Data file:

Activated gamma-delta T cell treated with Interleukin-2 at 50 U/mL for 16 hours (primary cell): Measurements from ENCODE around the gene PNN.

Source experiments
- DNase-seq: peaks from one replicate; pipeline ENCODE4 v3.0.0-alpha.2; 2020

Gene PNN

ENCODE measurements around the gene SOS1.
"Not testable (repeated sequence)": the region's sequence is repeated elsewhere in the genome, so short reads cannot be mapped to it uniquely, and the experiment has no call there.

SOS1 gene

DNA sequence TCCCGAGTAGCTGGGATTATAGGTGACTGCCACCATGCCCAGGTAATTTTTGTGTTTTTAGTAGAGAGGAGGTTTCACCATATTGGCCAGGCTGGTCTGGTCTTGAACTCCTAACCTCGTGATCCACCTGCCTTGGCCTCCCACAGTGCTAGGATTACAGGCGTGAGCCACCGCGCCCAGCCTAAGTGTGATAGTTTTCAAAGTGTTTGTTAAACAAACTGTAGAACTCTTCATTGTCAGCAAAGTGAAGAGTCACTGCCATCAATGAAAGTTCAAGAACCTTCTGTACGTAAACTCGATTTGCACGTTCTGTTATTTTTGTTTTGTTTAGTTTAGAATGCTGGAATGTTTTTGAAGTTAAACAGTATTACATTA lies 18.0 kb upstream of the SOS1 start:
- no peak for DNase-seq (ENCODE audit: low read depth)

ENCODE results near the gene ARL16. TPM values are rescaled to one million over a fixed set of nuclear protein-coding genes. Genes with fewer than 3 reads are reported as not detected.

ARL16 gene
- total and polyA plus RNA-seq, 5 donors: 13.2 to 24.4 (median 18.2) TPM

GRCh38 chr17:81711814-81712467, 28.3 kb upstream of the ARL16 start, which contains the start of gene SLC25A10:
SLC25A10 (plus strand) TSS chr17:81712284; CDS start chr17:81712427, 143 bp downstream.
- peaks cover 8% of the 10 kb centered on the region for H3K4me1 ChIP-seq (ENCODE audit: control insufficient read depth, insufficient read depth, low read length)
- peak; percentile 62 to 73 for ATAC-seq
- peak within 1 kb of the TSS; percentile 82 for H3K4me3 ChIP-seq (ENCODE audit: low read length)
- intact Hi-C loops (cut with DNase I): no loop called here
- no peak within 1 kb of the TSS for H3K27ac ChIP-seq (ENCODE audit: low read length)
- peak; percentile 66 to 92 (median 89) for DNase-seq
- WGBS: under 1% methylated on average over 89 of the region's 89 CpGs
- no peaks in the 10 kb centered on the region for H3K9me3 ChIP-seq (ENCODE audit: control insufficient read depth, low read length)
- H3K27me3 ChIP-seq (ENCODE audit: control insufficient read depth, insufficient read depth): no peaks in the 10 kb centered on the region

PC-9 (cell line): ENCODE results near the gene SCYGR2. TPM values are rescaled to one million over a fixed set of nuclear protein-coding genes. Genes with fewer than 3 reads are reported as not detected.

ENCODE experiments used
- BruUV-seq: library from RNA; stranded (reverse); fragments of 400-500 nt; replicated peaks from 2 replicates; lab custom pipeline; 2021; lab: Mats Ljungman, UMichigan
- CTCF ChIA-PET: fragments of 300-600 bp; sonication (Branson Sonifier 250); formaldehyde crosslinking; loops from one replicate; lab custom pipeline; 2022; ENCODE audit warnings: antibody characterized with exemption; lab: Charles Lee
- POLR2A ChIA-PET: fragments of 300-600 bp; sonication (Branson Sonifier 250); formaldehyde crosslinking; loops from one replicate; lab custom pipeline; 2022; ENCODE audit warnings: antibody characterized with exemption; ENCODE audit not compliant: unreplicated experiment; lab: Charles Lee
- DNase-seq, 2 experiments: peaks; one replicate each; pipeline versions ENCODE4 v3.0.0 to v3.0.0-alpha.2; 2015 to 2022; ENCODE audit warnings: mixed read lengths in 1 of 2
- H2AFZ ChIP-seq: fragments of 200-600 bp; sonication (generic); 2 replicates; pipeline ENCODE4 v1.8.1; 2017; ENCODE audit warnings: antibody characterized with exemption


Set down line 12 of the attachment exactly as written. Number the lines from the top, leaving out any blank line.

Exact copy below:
- total and polyA plus RNA-seq, 5 donors: 13.2 to 24.4 (median 18.2) TPM